Thursday, December 27, 2012

Object Lesson

Filed under: Uncategorized — Tags: — m759 @ 3:17 AM

Yesterday's post on the current Museum of Modern Art exhibition
"Inventing Abstraction: 1910-1925" suggests a renewed look at
abstraction and a fundamental building block: the cube.

From a recent Harvard University Press philosophical treatise on symmetry—

The treatise corrects Nozick's error of not crediting Weyl's 1952 remarks
on objectivity and symmetry, but repeats Weyl's error of not crediting
Cassirer's extensive 1910 (and later) remarks on this subject.

For greater depth see Cassirer's 1910 passage on Vorstellung :

IMAGE- Ernst Cassirer on 'representation' or 'Vorstellung' in 'Substance and Function' as 'the riddle of knowledge'

This of course echoes Schopenhauer, as do discussions of "Will and Idea" in this journal.

For the relationship of all this to MoMA and abstraction, see Cube Space and Inside the White Cube.

"The sacramental nature of the space becomes clear…." — Brian O'Doherty

Saturday, May 7, 2011

Annals of Mathematics

Filed under: Uncategorized — m759 @ 10:35 PM

University Diaries praised today the late Robert Nozick's pedagogical showmanship.

His scholarship was less praiseworthy. His 2001 book Invariances: The Structure of the Objective World  failed, quite incredibly, to mention Hermann Weyl's classic summary of  the connection between invariance and objectivity.  See a discussion of Nozick in The New York Review of Books  of December 19, 2002

"… one should mention, first and foremost, the mathematician Hermann Weyl who was almost obsessed by this connection. In his beautiful little book Symmetry  he tersely says, 'Objectivity means invariance with respect to the group of automorphisms….'"

See also this journal on Dec. 3, 2002, and Feb. 20, 2007.

For some context, see a search on the word stem "objectiv-" in this journal.

Tuesday, February 20, 2007

Tuesday February 20, 2007

Filed under: Uncategorized — m759 @ 7:09 AM

Today is the 21st birthday of my note “The Relativity Problem in Finite Geometry.”

Some relevant quotations:

“This is the relativity problem: to fix objectively a class of equivalent coordinatizations and to ascertain the group of transformations S mediating between them.”

— Hermann Weyl, The Classical Groups, Princeton University Press, 1946, p. 16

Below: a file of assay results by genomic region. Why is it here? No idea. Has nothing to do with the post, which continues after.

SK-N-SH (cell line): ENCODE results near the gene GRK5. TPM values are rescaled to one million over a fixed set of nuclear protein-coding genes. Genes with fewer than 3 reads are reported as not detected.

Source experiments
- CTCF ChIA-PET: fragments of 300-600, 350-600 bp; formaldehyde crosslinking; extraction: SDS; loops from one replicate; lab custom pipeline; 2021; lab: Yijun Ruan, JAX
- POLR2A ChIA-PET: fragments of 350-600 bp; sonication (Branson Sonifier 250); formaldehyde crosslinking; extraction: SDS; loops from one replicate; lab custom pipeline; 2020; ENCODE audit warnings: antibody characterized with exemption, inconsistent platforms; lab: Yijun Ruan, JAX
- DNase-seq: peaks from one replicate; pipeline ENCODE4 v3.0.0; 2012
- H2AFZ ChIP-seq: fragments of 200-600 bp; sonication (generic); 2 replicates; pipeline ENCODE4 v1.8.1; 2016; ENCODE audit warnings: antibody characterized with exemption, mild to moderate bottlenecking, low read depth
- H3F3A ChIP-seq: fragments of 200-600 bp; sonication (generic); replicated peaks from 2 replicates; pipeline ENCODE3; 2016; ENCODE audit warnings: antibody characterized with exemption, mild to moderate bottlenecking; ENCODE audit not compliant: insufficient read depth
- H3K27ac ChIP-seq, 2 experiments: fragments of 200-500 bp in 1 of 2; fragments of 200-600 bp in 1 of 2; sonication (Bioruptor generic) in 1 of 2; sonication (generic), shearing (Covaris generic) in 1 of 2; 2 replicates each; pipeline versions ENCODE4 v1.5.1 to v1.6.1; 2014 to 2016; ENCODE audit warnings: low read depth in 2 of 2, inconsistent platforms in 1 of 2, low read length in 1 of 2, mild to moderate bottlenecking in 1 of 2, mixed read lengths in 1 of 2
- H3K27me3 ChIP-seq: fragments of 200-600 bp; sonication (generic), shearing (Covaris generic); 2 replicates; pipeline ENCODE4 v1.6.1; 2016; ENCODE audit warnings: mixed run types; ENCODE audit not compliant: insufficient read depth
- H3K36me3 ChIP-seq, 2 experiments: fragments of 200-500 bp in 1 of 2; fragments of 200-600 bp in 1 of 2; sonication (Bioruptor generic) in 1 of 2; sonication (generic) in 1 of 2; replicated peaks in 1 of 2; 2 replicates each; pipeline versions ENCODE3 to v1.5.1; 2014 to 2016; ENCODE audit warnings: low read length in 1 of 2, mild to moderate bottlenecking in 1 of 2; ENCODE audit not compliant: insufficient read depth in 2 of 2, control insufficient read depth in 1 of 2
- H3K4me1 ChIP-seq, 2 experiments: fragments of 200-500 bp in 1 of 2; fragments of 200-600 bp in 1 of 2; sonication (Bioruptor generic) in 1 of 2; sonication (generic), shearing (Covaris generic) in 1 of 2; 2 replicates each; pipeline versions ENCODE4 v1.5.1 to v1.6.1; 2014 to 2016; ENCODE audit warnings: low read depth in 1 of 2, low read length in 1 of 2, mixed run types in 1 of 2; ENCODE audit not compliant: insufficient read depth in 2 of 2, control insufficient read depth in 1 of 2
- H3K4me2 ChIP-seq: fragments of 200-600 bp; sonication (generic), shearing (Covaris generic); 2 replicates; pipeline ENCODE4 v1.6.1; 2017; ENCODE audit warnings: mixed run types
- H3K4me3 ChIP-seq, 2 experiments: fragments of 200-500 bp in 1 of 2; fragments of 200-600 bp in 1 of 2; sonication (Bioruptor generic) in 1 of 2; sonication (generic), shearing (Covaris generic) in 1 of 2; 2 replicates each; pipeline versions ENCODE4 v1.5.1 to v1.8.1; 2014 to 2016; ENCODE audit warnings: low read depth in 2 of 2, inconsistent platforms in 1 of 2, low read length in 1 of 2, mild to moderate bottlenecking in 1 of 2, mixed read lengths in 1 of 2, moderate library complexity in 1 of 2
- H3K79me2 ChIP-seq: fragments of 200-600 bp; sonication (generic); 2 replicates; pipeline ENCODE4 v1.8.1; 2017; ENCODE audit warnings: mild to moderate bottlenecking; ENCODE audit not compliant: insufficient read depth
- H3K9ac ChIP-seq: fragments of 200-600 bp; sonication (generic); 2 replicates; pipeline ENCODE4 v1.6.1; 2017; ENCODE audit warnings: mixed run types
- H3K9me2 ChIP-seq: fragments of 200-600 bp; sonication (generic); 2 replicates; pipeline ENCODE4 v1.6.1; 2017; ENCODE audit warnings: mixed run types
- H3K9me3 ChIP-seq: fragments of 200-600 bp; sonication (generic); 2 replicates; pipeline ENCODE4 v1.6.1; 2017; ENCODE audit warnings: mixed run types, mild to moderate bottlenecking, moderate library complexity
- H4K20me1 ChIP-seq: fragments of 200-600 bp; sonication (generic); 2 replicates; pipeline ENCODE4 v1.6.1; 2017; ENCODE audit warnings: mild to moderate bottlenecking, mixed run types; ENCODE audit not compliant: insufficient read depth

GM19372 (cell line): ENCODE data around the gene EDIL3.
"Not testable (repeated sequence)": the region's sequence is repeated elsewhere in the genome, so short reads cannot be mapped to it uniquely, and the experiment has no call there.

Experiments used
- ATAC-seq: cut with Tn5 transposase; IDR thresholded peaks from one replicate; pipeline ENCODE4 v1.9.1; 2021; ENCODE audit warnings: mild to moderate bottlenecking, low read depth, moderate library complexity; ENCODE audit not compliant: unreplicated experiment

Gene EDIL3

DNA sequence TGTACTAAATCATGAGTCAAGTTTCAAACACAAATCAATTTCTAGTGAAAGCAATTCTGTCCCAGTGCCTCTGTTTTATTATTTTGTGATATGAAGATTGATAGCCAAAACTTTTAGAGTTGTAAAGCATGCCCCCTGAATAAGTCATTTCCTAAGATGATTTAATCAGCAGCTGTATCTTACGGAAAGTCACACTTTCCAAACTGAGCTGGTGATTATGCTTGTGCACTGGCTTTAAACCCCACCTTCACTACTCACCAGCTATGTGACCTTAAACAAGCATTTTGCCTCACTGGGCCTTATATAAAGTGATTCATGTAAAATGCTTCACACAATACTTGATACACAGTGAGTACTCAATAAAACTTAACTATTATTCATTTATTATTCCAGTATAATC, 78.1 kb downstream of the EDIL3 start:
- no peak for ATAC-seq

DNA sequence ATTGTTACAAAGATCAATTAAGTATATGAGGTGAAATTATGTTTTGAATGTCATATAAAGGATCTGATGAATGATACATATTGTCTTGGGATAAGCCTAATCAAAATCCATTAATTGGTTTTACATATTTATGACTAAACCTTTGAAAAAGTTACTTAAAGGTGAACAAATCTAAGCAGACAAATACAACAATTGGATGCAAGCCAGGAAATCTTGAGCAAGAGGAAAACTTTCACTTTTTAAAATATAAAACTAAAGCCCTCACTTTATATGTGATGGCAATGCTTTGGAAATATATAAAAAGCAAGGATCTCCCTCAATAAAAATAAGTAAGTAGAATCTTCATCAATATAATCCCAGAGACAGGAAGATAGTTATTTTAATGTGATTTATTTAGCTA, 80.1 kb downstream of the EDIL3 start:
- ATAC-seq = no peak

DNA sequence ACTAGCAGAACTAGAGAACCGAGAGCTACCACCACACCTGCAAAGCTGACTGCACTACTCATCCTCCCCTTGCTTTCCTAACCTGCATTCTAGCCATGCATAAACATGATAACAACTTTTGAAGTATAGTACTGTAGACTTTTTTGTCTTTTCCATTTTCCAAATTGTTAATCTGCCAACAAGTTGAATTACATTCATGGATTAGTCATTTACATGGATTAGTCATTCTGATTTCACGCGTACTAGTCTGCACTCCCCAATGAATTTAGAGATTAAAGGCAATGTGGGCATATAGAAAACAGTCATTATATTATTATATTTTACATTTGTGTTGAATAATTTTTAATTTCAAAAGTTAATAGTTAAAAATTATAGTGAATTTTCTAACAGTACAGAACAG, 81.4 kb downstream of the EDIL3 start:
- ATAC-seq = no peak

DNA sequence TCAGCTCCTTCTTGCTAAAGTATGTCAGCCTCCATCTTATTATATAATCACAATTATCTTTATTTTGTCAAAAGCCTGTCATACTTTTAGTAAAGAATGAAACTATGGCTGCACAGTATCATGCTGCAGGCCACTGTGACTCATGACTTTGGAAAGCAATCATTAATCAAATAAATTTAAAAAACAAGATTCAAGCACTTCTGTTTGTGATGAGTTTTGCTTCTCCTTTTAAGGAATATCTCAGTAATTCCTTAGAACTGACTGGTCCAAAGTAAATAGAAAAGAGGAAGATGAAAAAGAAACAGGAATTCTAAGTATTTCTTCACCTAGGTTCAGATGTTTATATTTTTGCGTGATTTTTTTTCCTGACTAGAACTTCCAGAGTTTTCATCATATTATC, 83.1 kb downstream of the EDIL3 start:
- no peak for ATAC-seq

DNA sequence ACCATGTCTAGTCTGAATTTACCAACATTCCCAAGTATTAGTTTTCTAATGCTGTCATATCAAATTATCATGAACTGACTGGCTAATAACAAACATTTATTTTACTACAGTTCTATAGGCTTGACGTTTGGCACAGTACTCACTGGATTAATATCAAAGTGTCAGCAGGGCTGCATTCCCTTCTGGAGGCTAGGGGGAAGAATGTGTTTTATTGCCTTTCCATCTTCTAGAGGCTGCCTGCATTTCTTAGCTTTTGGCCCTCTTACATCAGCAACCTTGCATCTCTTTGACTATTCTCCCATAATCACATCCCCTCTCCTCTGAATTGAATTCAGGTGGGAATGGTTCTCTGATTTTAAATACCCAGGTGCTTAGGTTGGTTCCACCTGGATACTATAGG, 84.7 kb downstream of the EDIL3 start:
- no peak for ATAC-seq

Describing the branch of mathematics known as Galois theory, Weyl says that it

“… is nothing else but the relativity theory for the set Sigma, a set which, by its discrete and finite character, is conceptually so much simpler than the infinite set of points in space or space-time dealt with by ordinary relativity theory.”

— Weyl, Symmetry, Princeton University Press, 1952, p. 138

Weyl’s set Sigma is a finite set of complex numbers.   Some other sets with “discrete and finite character” are those of 4, 8, 16, or 64 points, arranged in squares and cubes.  For illustrations, see Finite Geometry of the Square and Cube.  What Weyl calls “the relativity problem” for these sets involves fixing “objectively” a class of equivalent coordinatizations.  For what Weyl’s “objectively” means, see the article “Symmetry and Symmetry  Breaking,” by Katherine Brading and Elena Castellani, in the Stanford Encyclopedia of Philosophy:

“The old and natural idea that what is objective should not depend upon the particular perspective under which it is taken into consideration is thus reformulated in the following group-theoretical terms: what is objective is what is invariant with respect to the transformation group of reference frames, or, quoting Hermann Weyl (1952, p. 132), ‘objectivity means invariance with respect to the group of automorphisms [of space-time].‘[22]

22. The significance of the notion of invariance and its group-theoretic treatment for the issue of objectivity is explored in Born (1953), for example. For more recent discussions see Kosso (2003) and Earman (2002, Sections 6 and 7).


Born, M., 1953, “Physical Reality,” Philosophical Quarterly, 3, 139-149. Reprinted in E. Castellani (ed.), Interpreting Bodies: Classical and Quantum Objects in Modern Physics, Princeton, NJ: Princeton University Press, 1998, pp. 155-167.